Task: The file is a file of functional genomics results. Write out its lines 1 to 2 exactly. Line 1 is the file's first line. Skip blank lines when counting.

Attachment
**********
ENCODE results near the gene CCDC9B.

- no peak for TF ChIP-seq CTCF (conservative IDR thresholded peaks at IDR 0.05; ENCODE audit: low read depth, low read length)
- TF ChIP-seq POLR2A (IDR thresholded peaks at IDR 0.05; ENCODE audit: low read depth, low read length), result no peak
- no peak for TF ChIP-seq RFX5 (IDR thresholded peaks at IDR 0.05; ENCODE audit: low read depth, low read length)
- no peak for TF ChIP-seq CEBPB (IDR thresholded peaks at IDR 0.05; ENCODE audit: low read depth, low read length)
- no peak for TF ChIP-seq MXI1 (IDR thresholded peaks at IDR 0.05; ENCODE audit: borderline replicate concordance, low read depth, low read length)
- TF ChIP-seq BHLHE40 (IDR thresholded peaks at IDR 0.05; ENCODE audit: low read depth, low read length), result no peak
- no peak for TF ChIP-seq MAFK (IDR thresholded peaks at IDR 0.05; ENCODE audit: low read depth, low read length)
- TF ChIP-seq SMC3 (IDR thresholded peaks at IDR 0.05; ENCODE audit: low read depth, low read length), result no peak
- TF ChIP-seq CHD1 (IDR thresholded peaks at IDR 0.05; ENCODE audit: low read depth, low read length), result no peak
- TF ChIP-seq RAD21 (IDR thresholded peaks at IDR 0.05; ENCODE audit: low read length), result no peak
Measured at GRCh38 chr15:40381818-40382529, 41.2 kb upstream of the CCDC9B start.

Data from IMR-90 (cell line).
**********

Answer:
ENCODE results near the gene CCDC9B.

- no peak for TF ChIP-seq CTCF (conservative IDR thresholded peaks at IDR 0.05; ENCODE audit: low read depth, low read length)